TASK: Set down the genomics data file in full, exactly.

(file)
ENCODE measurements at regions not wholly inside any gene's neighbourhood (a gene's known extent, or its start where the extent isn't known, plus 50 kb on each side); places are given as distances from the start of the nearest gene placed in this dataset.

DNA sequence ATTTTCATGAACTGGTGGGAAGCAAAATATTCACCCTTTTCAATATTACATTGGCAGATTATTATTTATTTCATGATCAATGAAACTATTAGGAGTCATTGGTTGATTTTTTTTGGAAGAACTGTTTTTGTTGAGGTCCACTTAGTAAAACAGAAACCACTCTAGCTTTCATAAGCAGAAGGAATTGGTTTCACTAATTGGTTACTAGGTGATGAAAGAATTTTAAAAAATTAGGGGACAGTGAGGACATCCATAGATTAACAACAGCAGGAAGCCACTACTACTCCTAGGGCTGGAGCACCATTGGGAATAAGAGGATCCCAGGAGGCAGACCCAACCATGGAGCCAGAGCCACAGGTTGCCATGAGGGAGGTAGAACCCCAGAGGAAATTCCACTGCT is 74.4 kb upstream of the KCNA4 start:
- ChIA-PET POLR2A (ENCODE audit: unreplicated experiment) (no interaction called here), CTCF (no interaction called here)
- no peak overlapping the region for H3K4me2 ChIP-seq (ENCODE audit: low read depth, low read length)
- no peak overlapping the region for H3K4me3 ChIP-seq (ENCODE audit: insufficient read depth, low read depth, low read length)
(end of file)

ENCODE measurements at regions not wholly inside any gene's neighbourhood (a gene's known extent, or its start where the extent isn't known, plus 50 kb on each side); places are given as distances from the start of the nearest gene placed in this dataset.

DNA sequence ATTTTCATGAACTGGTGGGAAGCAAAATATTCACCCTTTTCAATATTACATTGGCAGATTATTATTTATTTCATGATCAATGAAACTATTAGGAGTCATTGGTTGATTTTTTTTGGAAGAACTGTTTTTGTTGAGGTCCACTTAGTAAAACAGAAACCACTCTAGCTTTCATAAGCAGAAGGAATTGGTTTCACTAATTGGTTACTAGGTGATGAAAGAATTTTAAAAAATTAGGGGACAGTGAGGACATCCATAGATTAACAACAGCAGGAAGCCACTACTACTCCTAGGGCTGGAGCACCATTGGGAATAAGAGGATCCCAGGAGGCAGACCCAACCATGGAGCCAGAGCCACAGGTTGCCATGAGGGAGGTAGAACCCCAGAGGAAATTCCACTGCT is 74.4 kb upstream of the KCNA4 start:
- ChIA-PET POLR2A (ENCODE audit: unreplicated experiment) (no interaction called here), CTCF (no interaction called here)
- no peak overlapping the region for H3K4me2 ChIP-seq (ENCODE audit: low read depth, low read length)
- no peak overlapping the region for H3K4me3 ChIP-seq (ENCODE audit: insufficient read depth, low read depth, low read length)